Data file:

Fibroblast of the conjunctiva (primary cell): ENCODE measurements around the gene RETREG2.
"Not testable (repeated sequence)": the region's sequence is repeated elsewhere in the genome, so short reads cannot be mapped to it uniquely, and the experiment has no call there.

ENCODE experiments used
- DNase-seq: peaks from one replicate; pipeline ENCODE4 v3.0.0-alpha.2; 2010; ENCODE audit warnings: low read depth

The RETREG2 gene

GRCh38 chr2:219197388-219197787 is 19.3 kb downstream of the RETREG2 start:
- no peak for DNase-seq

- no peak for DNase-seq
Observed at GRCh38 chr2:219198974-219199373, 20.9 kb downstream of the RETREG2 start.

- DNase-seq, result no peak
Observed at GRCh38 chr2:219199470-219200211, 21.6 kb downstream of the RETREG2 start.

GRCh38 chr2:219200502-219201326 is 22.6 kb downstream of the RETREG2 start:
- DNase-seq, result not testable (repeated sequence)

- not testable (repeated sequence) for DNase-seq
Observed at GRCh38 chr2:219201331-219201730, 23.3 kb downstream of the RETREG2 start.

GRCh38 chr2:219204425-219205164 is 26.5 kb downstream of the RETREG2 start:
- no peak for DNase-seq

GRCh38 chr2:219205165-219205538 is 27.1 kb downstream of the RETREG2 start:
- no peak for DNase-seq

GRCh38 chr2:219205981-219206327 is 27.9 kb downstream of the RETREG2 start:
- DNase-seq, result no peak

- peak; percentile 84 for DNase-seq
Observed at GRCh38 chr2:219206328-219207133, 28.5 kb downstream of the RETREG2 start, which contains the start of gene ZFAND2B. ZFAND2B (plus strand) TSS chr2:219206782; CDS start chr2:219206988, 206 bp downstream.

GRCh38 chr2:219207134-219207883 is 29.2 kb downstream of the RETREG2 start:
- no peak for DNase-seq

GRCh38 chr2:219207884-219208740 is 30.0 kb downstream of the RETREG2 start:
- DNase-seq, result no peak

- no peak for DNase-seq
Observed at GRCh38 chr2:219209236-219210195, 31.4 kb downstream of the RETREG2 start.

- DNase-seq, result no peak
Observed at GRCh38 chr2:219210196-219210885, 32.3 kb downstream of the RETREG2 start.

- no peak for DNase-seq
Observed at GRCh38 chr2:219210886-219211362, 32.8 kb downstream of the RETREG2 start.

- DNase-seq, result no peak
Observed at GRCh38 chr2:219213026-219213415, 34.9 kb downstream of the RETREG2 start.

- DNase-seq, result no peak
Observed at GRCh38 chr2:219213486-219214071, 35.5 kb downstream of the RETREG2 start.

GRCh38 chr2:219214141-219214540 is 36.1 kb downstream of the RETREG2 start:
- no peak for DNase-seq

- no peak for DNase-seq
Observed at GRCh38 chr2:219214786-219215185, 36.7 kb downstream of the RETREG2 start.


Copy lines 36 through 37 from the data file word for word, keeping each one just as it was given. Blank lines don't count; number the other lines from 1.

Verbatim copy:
- DNase-seq, result no peak
Observed at GRCh38 chr2:219213486-219214071, 35.5 kb downstream of the RETREG2 start.